Monday, 17 December 2012

Review: Grant Green - Idle Moments

So after a long time of trying to get a blog, twitter account and website set up, I've decided to just jump in and get posting. And when the site is in a half-decent state, to go live with it then. In the mean time, some of my writings and opinion pieces go straight here. So what better way to kick off than with one of my favourite musicians, and one of the jazz worlds more deserving of higher praise and notice - Grant Green.

Grant Green is known mostly today as a great source of samples for a variety of acid jazz and dance aficionados  largely because of the records he made during the ‘second half of his career’ – groove based rhythm and funk work that earned derisory comments from the jazz crowd, but gained some nods of approval from the younger funk crowd. Funk came easy and naturally to Green, almost as if it was already part of him all along, and he made some deeply grooveable albums. A side-effect of this is that it is often forgotten that he could also be a straight jazz and blues player, and a master of richly melodic improvisation to sometimes rival even even that of the great Wes Montgomery.

There are a good few strong contenders for the title of Greens greatest straight jazz album, including his debut ‘Grants First Stand’ and the excellent ‘Street Of Dreams’. But without a doubt the absolutely best ‘pure’ jazz album he made, was ‘Idle Moments’ in 1963.

Made up of just four tracks, the title piece and ‘Nomad’ both come in over ten minutes, at 14:56 and 12:16 respectively, whereas ‘Jean De Fleur’ and The Modern Jazz Quartet's ‘Django’ are comparatively shorter pieces. All four though are exceptional.

‘Jean De Fleur’ and ‘Django’ were actually recorded in two versions, with the shorter, second versions appearing on the original album. The reason for this was the fact that the breathtaking ‘Idle Moments was originally planned to be no longer than seven minutes, in order to make up the LP maximum length of forty minutes without going over the limit. However, after recording the rest of the album first, the group then, carried away with the groove and the flow, played an almost fifteen minute long version, with outstanding solos from all the players. Luckily Alfred Lion, a man known for his good ear, rather than aborting, kept the tape running and recorded every minute. Deciding to keep this exciting development, Lion made the call to have a second session (at his own expense) where they should record more truncated takes on the other two numbers, save losing the languid beauty of the gently epic piece.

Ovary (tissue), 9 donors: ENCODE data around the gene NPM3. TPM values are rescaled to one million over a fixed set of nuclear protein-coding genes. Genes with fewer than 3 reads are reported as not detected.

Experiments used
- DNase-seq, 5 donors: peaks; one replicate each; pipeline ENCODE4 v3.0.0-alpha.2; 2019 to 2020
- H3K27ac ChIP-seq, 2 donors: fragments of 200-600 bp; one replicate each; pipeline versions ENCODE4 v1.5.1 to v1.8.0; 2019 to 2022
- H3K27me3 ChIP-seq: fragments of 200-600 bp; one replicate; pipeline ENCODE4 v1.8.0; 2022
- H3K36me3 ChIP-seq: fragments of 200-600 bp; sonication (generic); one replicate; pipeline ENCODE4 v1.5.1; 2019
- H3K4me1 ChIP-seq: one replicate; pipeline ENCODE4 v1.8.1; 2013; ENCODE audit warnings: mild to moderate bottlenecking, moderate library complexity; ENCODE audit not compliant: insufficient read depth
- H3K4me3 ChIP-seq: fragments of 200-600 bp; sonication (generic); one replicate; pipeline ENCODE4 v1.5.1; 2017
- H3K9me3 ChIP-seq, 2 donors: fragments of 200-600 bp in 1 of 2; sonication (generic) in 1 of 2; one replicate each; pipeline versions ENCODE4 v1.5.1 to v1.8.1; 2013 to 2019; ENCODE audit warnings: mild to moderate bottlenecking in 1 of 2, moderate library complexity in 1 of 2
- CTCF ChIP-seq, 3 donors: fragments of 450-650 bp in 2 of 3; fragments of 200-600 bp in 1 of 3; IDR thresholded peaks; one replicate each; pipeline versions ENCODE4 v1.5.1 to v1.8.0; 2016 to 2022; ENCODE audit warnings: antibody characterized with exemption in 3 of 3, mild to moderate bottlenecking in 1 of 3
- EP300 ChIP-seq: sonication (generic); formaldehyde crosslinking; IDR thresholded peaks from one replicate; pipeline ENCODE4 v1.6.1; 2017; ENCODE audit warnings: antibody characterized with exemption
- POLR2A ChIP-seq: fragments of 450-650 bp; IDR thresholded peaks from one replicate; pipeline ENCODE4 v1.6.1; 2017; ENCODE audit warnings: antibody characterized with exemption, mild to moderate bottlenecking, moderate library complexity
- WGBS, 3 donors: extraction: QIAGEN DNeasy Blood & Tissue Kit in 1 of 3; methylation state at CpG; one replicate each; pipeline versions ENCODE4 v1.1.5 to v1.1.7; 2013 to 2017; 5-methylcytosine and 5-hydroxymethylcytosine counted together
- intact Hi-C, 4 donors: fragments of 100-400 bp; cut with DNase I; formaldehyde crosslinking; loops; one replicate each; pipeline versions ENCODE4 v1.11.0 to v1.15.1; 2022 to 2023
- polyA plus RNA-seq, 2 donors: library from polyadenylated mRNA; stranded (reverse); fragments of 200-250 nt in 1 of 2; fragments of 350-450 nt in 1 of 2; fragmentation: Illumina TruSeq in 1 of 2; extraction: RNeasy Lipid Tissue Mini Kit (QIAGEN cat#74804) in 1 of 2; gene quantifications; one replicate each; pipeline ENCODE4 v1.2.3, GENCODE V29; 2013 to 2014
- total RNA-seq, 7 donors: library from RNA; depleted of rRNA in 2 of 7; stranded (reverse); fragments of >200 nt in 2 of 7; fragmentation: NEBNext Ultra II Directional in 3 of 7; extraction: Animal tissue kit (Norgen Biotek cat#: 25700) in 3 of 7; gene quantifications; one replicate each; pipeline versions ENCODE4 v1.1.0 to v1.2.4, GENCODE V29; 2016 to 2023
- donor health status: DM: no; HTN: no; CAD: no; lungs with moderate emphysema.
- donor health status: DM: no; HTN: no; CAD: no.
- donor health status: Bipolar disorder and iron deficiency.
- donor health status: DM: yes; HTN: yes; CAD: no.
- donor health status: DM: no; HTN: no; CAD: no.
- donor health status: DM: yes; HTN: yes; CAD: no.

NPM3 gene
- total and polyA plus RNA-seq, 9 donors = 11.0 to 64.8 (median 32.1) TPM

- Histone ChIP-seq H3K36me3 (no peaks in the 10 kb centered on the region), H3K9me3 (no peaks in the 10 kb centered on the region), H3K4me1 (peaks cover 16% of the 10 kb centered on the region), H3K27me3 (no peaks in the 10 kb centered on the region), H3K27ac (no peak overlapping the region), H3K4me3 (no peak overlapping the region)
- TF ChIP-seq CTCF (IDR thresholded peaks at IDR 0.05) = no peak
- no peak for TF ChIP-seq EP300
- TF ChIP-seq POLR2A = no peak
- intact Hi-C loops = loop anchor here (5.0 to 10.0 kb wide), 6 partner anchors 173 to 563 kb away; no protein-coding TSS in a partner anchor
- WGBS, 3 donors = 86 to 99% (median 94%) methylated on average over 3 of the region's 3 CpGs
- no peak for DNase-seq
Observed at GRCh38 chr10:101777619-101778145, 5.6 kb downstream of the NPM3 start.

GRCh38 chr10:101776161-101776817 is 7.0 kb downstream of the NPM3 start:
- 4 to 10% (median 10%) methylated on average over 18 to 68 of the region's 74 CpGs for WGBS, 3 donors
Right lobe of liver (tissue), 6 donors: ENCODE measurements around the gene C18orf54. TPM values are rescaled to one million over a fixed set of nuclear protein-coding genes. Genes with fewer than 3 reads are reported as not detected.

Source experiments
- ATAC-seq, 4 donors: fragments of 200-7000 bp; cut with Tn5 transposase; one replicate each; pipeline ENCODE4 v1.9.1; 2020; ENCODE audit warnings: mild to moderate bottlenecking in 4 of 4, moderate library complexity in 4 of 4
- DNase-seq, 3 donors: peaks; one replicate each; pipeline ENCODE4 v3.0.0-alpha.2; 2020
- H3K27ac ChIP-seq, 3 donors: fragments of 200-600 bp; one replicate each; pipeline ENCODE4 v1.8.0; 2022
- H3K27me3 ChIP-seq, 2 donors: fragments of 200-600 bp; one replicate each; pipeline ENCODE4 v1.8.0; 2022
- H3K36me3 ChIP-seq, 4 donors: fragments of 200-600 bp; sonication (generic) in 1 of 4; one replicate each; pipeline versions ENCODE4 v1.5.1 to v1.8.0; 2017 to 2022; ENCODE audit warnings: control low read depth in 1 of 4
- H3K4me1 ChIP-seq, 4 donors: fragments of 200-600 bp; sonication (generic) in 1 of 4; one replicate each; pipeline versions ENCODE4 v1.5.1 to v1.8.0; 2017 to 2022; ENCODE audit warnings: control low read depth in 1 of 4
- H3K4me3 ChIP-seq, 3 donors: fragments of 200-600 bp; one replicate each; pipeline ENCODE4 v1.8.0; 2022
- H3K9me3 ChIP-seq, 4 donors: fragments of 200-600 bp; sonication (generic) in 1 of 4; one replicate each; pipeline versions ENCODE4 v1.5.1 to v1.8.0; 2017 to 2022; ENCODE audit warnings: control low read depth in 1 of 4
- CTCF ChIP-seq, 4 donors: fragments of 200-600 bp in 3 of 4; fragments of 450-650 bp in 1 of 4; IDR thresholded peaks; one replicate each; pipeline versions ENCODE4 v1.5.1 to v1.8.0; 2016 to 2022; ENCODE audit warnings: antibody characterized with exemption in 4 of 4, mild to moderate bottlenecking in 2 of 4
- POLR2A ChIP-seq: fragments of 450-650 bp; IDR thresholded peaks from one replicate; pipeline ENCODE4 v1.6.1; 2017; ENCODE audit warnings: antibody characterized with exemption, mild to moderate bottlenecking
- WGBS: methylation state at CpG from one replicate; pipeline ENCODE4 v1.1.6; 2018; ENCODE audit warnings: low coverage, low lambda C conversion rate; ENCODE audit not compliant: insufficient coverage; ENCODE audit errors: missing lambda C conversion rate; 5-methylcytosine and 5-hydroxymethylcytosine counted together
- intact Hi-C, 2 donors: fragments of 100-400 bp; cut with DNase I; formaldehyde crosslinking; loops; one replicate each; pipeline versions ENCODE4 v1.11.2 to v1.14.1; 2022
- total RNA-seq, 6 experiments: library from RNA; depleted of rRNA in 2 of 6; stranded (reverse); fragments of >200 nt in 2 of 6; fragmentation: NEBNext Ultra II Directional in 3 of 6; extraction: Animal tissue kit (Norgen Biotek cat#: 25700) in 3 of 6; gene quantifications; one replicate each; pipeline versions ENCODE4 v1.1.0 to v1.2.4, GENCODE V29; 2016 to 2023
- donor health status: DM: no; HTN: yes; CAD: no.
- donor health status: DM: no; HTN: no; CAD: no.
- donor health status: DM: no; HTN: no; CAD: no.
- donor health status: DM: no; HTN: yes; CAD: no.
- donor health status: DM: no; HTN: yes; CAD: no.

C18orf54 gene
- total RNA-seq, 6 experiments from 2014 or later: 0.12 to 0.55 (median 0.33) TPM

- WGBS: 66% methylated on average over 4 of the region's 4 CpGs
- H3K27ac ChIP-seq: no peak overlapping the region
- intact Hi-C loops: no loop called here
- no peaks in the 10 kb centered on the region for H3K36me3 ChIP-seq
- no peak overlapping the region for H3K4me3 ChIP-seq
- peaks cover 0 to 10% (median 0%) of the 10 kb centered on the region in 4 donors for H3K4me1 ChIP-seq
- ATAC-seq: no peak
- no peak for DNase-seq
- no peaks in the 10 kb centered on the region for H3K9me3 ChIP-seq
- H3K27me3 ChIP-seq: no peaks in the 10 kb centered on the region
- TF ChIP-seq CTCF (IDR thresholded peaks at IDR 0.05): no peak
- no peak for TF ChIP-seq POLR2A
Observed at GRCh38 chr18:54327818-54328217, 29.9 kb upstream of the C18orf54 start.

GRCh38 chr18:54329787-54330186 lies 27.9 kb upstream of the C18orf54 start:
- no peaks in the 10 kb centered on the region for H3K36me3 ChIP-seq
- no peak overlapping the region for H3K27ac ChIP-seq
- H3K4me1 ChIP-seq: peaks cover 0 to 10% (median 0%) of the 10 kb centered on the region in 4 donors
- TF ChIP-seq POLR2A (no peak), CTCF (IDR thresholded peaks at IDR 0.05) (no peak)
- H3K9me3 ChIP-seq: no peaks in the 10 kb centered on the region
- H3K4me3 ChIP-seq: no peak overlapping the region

Far from being over-long or noodle-some  ‘Idle Moments’ is relaxed with a strong after-midnight atmosphere, reflecting the time of day it was recorded. And Greens solo is a languorous and lyrical cascade, creating the perfect path for Duke Pearson, Joe Henderson and Bobby Hutcherson to follow, on piano, tenor sax and vibes respectively. It’s possibly the most serene fifteen minutes of music you will ever hear. ‘Nomad’ too manages to break the ten-minute barrier, without losing the listener, but maintaining a faster and more driving pace.

The shorter tracks are just as good however, raising and lowering the tempo expertly throughout the album. Interestingly, and very welcomely, certain releases of this album contain the longer original cuts of ‘Jean De Fleur’ and ‘Django’, with the latter being more than five whole minutes longer than the cut that made the original album. This extended version should definitely be the one to seek out, a classic recording elevated even higher.

One of those rare few recordings you can easily listen to the whole way through and then instantly hit the repeat button when it finishes and listen to all over again, it’s a classic of its kind and should be duly considered one of the best Grant Green, best Blue Note, and best jazz works ever. Essential and beautiful.

This review was originally written in 2010.
If anything this classic recording has only improved in the years since.


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